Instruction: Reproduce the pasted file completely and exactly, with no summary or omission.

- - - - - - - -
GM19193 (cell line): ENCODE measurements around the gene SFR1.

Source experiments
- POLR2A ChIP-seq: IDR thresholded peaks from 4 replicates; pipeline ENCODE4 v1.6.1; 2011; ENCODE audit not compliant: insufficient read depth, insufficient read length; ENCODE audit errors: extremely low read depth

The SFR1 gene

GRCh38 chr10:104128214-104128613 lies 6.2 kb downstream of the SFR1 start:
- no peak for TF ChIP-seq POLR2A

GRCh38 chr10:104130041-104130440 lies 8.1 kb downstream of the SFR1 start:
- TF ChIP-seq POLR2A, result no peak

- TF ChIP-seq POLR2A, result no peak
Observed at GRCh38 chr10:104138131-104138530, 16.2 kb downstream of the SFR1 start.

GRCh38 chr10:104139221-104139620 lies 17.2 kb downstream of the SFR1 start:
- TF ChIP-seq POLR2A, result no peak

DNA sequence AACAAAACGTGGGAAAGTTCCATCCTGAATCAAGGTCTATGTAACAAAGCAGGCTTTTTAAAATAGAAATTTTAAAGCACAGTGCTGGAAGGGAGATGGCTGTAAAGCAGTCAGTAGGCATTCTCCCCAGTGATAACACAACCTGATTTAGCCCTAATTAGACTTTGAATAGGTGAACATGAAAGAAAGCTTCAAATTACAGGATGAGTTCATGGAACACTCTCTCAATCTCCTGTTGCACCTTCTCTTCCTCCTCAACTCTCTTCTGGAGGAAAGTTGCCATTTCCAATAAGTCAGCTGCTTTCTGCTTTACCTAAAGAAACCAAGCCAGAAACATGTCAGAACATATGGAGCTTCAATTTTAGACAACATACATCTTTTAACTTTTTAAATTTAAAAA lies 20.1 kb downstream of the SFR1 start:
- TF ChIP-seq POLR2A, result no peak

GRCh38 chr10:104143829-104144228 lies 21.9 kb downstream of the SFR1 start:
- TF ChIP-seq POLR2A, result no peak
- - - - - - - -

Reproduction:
GM19193 (cell line): ENCODE measurements around the gene SFR1.

Source experiments
- POLR2A ChIP-seq: IDR thresholded peaks from 4 replicates; pipeline ENCODE4 v1.6.1; 2011; ENCODE audit not compliant: insufficient read depth, insufficient read length; ENCODE audit errors: extremely low read depth

The SFR1 gene

GRCh38 chr10:104128214-104128613 lies 6.2 kb downstream of the SFR1 start:
- no peak for TF ChIP-seq POLR2A

GRCh38 chr10:104130041-104130440 lies 8.1 kb downstream of the SFR1 start:
- TF ChIP-seq POLR2A, result no peak

- TF ChIP-seq POLR2A, result no peak
Observed at GRCh38 chr10:104138131-104138530, 16.2 kb downstream of the SFR1 start.

GRCh38 chr10:104139221-104139620 lies 17.2 kb downstream of the SFR1 start:
- TF ChIP-seq POLR2A, result no peak

DNA sequence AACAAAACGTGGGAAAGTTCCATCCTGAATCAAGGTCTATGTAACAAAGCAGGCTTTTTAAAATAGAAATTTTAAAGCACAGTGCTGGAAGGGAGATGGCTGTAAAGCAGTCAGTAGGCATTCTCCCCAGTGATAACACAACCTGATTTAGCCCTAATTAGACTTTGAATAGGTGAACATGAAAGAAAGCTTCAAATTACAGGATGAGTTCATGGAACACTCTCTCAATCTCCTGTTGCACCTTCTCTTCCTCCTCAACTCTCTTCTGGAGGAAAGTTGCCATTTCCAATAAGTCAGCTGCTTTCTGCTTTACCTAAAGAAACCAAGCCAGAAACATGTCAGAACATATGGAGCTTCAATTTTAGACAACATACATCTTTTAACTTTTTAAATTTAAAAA lies 20.1 kb downstream of the SFR1 start:
- TF ChIP-seq POLR2A, result no peak

GRCh38 chr10:104143829-104144228 lies 21.9 kb downstream of the SFR1 start:
- TF ChIP-seq POLR2A, result no peak